Ice Maker FAQ

It’s lemonade season. Sun-soaked summer days mean fun outside as well and the need for cool drinks. Your ice maker this time of year is relied upon daily.

Why is my ice maker not producing any ice?

If your ice maker is not making ice, there could be several causes. The most common cause is frozen water in the line. To fix this, first unplug the refrigerator. Then locate the shut-off valve and turn it off. After it is turned off, pour warm water over the water line to defrost it and get water running again. Other methods for thawing out the water line include using a hair dryer, warm towel and just leaving the refrigerator unplugged for awhile.

Why does the ice smell or taste bad?

There are several potential causes for your ice smelling or tasting bad. One is your water filter. If the water filter is old, then it can cause foul odor and taste in the ice. A best practice is to replace the water filter every 6 months or so.

Another potential cause is the food in your freezer. If food has spilled into the ice maker, this could cause odors and bad taste. This could be worse if there is spoiled or bad food in the freezer.

Low usage can also be the culprit. Ice can actually become old and stale, and absorb food odors. Make sure to run the ice machine a couple times a week just to make sure this does not happen.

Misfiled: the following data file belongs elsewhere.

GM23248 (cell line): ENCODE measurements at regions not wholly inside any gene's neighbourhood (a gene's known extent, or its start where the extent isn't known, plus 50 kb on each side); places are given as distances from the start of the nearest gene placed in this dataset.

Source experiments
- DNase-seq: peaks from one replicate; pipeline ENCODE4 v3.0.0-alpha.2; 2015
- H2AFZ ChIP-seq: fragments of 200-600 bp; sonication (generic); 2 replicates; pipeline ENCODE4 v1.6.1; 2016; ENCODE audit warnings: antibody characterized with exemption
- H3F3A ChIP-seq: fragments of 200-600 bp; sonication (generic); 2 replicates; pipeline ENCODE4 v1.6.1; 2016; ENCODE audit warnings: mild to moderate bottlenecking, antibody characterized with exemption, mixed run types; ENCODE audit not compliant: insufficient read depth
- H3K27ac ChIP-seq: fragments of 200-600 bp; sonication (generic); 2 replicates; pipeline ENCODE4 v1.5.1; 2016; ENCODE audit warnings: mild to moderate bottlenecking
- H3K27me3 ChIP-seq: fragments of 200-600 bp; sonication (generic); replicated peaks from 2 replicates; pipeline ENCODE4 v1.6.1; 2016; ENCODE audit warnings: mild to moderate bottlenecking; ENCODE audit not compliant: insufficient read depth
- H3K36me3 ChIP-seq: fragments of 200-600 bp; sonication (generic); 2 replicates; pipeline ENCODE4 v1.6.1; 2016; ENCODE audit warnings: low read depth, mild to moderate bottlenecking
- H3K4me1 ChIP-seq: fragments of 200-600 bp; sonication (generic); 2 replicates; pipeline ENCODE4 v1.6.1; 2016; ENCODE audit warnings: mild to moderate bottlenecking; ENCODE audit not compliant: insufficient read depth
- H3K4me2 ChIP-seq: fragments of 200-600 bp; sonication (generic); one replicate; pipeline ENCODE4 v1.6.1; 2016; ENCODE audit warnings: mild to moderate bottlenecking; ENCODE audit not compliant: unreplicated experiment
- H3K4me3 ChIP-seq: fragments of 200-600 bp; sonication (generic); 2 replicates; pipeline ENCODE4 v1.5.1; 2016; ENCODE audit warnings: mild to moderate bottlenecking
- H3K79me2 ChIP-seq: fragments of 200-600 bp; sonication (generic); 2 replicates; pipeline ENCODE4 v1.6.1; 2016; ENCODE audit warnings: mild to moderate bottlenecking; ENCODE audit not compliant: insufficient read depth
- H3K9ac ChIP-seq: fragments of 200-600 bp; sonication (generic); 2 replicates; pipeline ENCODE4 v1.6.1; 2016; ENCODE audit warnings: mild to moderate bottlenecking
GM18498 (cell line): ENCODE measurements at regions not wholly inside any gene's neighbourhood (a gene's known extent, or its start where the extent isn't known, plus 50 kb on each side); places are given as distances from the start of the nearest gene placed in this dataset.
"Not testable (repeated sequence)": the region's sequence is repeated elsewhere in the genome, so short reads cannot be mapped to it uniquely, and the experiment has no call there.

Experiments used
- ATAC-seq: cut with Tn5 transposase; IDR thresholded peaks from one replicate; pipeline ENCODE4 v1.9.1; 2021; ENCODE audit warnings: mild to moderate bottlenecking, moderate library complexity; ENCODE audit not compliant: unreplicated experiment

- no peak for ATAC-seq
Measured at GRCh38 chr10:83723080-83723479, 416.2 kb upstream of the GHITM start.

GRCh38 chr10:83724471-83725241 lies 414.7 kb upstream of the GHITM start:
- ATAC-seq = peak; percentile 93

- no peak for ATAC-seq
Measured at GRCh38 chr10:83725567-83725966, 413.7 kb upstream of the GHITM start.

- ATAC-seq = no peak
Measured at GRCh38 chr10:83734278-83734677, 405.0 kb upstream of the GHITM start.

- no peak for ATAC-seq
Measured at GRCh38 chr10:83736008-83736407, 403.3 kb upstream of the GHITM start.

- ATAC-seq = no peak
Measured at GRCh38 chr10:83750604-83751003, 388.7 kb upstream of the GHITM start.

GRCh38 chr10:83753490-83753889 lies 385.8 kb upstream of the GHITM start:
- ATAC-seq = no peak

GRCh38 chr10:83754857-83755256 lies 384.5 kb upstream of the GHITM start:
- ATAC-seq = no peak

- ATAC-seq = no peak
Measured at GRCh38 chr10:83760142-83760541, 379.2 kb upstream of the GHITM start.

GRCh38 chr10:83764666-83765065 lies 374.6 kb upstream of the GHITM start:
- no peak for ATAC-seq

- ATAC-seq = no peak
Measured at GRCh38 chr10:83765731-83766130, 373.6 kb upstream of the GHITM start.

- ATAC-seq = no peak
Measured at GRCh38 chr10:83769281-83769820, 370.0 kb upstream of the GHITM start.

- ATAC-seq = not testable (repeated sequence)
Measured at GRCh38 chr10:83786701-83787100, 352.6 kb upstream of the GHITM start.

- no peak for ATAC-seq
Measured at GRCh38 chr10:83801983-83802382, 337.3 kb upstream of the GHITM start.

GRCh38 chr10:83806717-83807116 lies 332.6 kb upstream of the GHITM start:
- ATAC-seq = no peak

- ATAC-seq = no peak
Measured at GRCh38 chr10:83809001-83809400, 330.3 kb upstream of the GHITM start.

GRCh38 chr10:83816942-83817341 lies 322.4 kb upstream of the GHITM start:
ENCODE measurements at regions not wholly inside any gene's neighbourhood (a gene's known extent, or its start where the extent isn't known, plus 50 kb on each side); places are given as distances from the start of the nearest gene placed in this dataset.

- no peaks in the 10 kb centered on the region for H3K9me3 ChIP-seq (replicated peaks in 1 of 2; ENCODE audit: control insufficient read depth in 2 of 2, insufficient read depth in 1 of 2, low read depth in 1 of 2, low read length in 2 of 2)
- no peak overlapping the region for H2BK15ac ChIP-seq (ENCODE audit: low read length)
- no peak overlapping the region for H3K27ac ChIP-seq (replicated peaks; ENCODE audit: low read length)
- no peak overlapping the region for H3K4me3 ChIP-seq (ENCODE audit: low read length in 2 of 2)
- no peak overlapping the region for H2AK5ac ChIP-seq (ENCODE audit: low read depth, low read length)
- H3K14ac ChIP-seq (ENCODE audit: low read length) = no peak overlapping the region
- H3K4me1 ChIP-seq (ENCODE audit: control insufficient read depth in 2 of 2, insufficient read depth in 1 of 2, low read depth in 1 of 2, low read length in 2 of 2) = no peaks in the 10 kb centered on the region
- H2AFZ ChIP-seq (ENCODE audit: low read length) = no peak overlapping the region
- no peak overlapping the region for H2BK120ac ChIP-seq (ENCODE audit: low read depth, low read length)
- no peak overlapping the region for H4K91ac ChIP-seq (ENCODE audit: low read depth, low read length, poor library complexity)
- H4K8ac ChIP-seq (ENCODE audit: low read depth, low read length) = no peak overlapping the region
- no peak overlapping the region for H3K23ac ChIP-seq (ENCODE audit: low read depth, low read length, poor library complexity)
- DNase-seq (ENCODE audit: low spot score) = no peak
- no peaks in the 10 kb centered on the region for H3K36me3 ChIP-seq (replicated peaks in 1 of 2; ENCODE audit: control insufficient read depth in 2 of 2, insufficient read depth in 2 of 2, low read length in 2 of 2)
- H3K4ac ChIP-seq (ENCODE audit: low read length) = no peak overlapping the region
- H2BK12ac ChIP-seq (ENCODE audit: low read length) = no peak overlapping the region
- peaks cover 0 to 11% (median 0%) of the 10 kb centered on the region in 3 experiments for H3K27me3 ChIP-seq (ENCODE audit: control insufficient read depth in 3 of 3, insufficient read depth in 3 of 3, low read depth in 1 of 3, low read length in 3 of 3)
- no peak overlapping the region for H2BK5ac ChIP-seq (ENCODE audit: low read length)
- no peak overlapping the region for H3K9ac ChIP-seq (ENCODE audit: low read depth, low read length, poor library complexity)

If different minerals or materials get into the water supply, that can cause bad tasting ice. Make sure to check and see if this is happening before making other changes. This will have to be fixed by a professional.

Why is my ice maker leaking or dripping?

There are several things to check if your ice maker is leaking or dripping. Check the water valve for leaks as well as the water line fittings. If these are not secure or have cracks, that can cause problems with the ice maker.

The refrigerator also needs to be level. If it’s not level, that can cause an uneven flow of water and lead to leaks and drips.

There could also be leaks in different parts of the ice machine or refrigerator. The diagnosis and treatment of this depends on your exact model of refrigerator.

If the ice maker is leaking onto your kitchen floor, then turn off the ice maker and the water supply before anything else is done. This will help you be able to fix the problem and not waste water.

How do I clean my ice maker?

The exact method depends on the model of your refrigerator. But, these are the general guidelines that need to followed. The first step is to lift up the ice maker bar. This will stop the machine from making any more ice and enable you to clean it thoroughly. After you remove the ice maker, fill your sink with warm water and dishwashing detergent. Dip a rag in the water and then wash the ice maker unit in the freezer. After you dry this, wash the ice bin the same way. Now it’s time to sanitize the storage bin. Mix 1/2 cup of bleach in a gallon of water. Dampen a rag and wipe down the ice maker in the freezer. Do the same with the storage bin. After this, run the storage bin through the dishwasher on a sanitizing cycle and then dry off the bin and ice maker unit.

We’re available 24/7 for any plumbing emergency, contact Eastern Plumbing today.

Expanding Your Shower – Tips